Forget about kissing babies, pressing the flesh or snapping selfies.
The coronavirus outbreak has brought a crashing halt to traditional campaigning, forcing candidates to find innovative ways to connect with voters while complying with the social distancing guidelines that define this brave new world.
Some even turned to dating apps.
Florida Republican Christy McLaughlin tapped into digital apps that allow for more personalized, one-on-one interactions traditionally used for finding love — or hookups — as a way to build relationships with voters.
She opened accounts on Tinder, Hinge and Bumble to attract voters to support her bid to replace GOP Rep. Francis Rooney in Florida’s 19th congressional district.
Mr. Rooney decided not to run for re-election last year. Ms. McLaughlin, who will be 25 when voters cast their ballots later this year, said she also plans on tossing together FaceTime parties to interact face-to-face with potential voters and is using Snapchat as well.
“I figured it would help me reach voters I wouldn’t meet otherwise at club events, and given the quarantine, I typically won’t find them on Facebook either because of lack of mutual friends,” Ms. McLaughlin said. “It is a different group that I am reaching out to in a technological grassroots way.”
She said the platforms make it possible for her to message 60 people at any time, and she has even been able to reach older voters who are not the dating applications’ primary demographic.
“It’s as if I went to an event and then I talked to a bunch of people individually for a few minutes, but this time you aren’t feeling cramped for time,” she said, noting she had 60 messages from prospective voters with questions awaiting her when she woke up Wednesday morning.
The digital campaign efforts go all the way to the top of the ticket.
Former Vice President Joseph R. Biden’s Democratic presidential run had momentum, but his omnipresence in mass media got bumped by the coronavirus pandemic.
Grounded in his Delaware home because of social distancing guidelines to slow the virus’ spread, Mr. Biden has taken to counterprogramming White House press briefings from a lectern placed in front of a bookshelf.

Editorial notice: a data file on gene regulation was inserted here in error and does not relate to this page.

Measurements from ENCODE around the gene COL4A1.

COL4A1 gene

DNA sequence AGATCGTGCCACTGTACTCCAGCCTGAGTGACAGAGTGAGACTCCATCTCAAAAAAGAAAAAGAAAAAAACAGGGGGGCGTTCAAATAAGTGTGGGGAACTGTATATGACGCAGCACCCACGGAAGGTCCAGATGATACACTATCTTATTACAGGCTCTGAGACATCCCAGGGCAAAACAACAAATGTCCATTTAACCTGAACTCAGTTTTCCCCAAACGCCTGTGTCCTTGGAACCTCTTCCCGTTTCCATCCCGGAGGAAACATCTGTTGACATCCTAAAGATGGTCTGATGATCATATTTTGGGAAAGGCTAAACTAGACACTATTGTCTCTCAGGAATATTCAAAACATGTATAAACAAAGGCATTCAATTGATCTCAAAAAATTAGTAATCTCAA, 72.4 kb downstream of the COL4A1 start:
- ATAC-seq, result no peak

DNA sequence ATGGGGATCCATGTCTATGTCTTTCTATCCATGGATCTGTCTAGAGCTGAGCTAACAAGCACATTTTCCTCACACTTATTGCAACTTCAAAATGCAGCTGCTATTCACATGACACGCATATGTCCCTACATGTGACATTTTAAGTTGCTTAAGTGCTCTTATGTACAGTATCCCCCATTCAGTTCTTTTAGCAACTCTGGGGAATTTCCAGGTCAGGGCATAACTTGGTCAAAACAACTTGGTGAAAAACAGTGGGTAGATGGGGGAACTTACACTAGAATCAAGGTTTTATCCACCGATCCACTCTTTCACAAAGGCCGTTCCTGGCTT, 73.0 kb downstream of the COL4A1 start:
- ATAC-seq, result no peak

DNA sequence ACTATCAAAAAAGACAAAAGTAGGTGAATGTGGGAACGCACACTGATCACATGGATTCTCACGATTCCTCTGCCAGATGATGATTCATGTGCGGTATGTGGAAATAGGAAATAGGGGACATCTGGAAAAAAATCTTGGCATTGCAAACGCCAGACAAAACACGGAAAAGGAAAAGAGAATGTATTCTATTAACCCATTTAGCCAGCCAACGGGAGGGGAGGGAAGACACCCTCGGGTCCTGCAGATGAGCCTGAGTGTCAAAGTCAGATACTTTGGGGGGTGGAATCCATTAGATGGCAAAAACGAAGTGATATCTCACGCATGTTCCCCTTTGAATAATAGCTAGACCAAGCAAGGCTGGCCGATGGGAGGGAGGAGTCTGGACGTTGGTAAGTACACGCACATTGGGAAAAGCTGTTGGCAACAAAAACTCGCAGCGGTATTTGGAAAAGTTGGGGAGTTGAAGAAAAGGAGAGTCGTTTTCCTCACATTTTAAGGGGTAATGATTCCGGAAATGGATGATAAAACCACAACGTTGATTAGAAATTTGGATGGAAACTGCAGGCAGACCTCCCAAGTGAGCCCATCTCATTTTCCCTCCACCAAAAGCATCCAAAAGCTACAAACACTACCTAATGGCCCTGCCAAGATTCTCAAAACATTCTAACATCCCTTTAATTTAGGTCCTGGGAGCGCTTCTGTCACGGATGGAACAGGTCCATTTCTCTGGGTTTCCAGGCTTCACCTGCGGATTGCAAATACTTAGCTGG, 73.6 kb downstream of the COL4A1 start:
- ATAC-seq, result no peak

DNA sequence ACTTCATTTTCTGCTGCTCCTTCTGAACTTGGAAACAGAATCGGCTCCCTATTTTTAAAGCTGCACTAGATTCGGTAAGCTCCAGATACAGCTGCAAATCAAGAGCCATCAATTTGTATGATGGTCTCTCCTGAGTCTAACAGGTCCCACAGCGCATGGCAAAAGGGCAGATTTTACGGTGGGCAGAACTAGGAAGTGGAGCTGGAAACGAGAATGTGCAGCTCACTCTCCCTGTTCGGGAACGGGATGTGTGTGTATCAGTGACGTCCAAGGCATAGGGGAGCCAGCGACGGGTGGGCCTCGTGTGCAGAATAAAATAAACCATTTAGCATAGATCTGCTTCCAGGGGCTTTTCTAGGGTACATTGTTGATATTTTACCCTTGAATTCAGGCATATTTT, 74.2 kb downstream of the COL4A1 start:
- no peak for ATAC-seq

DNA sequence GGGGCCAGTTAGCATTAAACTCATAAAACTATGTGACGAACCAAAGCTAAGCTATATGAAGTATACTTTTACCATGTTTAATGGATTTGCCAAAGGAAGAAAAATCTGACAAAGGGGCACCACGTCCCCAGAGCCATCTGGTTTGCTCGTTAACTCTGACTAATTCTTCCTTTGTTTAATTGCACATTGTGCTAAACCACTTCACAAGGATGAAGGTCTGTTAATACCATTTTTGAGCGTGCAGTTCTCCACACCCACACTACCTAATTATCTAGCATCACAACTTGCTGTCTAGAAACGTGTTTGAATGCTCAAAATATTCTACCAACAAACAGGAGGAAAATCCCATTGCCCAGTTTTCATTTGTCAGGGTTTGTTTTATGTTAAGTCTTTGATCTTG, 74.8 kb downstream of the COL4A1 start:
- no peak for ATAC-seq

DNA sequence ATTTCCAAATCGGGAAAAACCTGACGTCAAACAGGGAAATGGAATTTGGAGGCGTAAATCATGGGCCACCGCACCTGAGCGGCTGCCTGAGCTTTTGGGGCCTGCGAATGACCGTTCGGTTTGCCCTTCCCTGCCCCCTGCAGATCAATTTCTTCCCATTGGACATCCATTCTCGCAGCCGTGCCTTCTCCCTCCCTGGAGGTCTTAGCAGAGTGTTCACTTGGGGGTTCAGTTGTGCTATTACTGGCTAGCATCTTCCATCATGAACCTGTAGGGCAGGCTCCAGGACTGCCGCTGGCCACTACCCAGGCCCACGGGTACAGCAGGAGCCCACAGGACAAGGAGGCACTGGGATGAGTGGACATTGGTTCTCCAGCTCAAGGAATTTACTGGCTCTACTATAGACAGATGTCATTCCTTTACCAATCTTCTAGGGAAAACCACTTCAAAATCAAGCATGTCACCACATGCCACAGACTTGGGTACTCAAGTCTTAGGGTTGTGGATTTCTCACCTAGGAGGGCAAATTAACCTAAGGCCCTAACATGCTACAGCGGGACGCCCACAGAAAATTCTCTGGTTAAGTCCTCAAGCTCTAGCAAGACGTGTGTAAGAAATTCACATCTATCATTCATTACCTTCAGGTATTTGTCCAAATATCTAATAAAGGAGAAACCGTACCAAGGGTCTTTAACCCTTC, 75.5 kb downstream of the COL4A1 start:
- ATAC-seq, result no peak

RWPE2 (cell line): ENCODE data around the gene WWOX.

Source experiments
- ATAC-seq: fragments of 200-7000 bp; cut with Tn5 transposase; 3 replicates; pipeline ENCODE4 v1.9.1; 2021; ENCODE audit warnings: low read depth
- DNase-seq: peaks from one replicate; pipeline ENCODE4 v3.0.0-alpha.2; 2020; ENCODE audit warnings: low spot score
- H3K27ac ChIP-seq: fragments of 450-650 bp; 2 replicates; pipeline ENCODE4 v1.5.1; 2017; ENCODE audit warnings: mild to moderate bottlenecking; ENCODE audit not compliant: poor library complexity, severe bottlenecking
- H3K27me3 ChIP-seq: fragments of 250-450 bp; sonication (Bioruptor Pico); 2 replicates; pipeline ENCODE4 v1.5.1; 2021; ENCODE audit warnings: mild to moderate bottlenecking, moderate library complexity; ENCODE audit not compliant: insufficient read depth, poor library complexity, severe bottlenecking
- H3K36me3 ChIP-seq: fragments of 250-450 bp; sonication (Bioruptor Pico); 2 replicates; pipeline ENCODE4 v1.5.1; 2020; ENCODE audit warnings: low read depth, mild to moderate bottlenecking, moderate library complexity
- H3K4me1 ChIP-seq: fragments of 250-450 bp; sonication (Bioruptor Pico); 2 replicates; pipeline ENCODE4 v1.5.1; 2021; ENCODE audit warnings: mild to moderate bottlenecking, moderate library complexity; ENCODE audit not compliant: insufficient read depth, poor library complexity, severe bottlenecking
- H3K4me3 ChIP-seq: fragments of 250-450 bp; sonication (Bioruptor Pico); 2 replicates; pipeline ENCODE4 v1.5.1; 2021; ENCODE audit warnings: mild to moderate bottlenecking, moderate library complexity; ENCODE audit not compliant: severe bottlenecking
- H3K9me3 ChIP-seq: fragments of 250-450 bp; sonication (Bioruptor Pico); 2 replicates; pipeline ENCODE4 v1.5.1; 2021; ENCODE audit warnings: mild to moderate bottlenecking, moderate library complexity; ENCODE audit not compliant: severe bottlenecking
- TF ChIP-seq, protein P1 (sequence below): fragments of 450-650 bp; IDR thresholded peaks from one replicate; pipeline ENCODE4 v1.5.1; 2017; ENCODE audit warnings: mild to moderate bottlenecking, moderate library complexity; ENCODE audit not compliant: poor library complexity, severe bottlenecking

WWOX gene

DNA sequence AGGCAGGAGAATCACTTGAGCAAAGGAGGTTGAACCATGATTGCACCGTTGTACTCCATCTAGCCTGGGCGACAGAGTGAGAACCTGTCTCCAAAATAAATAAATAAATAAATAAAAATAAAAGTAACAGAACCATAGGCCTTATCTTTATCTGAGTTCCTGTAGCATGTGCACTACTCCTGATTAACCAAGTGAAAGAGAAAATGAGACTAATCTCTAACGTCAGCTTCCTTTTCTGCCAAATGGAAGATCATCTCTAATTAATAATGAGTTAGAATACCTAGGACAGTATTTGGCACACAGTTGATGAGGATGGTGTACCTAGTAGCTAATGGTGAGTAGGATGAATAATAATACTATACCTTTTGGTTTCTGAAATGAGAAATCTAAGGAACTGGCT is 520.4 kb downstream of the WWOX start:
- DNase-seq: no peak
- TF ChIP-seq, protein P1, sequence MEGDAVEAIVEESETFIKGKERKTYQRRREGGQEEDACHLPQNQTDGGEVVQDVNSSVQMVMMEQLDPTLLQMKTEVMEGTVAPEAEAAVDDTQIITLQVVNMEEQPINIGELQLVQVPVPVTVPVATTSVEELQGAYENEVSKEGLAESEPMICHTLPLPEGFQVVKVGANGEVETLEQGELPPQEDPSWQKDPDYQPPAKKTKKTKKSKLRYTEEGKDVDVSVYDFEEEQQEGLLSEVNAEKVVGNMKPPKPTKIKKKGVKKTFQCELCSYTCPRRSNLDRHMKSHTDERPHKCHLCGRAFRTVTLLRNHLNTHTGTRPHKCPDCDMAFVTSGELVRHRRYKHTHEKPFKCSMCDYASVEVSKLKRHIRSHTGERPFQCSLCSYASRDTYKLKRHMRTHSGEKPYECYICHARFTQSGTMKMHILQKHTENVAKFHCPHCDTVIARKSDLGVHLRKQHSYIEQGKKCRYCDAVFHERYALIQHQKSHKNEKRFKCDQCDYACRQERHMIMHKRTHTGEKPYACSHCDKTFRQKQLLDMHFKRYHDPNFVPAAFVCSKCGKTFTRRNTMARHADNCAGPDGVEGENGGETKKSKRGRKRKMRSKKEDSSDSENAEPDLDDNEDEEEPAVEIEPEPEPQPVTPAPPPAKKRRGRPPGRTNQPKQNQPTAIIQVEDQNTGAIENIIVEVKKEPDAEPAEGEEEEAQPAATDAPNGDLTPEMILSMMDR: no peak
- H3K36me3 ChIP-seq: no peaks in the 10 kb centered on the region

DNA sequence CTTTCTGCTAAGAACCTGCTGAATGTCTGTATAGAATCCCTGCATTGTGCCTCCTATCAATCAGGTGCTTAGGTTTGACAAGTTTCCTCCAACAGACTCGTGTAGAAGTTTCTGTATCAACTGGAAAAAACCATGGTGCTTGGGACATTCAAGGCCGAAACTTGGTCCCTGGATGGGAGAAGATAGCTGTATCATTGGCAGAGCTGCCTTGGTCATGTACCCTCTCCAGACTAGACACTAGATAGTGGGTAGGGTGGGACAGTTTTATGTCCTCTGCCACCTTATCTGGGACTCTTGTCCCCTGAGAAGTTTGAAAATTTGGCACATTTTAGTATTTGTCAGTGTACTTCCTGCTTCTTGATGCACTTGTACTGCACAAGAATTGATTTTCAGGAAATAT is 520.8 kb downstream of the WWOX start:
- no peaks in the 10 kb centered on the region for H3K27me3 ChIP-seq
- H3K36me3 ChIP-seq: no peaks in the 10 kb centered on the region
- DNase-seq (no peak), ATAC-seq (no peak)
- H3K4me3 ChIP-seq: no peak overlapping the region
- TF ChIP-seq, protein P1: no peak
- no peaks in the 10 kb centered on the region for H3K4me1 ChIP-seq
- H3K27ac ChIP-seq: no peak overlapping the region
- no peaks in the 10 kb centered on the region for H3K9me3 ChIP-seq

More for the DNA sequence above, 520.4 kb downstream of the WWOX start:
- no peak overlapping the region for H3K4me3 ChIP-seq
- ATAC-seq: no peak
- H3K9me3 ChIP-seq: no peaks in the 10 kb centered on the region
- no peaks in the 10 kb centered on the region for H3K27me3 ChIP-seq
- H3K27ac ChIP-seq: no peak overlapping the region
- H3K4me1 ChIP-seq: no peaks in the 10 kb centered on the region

“I’ve been there in the situation room,” Mr. Biden said in a briefing from his rec room. “There are thousands of steps that need to be taken all at once. You need to be planning not just for today but for tomorrow and the day after tomorrow. Is the White House actively planning for what it will take for the American people to begin to return to something resembling a normal life? I don’t know.”
Not satisfied with live streaming from home, Mr. Biden’s search for new tools has reportedly included huddling with the leadership of NowThis News, a digital content organization with a penchant for producing short viral videos benefiting liberal candidates and causes.
Some candidates are finding the coronavirus is making it more difficult to gain traction against incumbents with strong name-recognition and a better-established foothold.
Arizona candidates have fewer than two weeks remaining to get the signatures necessary to qualify for the ballot. Social distancing guidelines are making it hard to meet voters for Anne Marie Ward, who is challenging incumbent Republican Rep. Paul Gosar in Arizona’s 4th congressional district.
To help her gain attention, Ms. Ward made a campaign ad featuring her firing a Barrett M82a1 .50-caliber rifle mounted atop her Humvee in which she asks for people to help her get on the ballot.
“If you love God, guns and the great state of Arizona as much as I do, click the link below, sign my petition, and get my name on the ballot,” Ms. Ward said in the digital ad. Her campaign is running the ad on Facebook, primarily aimed at male voters.
Being prolific on social media during the coronavirus crisis is critical to a campaign’s success.
Eric Wilson, a digital strategist training Republicans, held a webinar Tuesday recommending candidates and campaigns post three-to-five times on Facebook per day and seven or more times on Twitter. He told the campaigns to remember not to simply broadcast their message but to also interact with their audience to successfully use social media and not turn it into “sociopath media.”
“Think of your social media channel like a network exec would with his television network or her television network,” Mr. Wilson said. “Think about the different programming that can come into play: You can be behind the scenes, you can be offering documentary-style, you could be doing hard news, you could do entertainment. Think about the different programming you can offer and then stick to that style, offer it consistently.”
In calls-to-action via email, Mr. Wilson said the average reader will spend 13 seconds digesting the information. He said to think about the attention span of the audience as compared to the length of an average NASCAR race pitstop and coached the campaigns to present a clear and concise message.
With varying predictions about how long the coronavirus outbreak could sideline business-as-usual for candidates and campaigns, Mr. Wilson said to plan on disruption lasting indefinitely and told campaigns to focus on digital content.
Copyright © 2020 The Washington Times, LLC.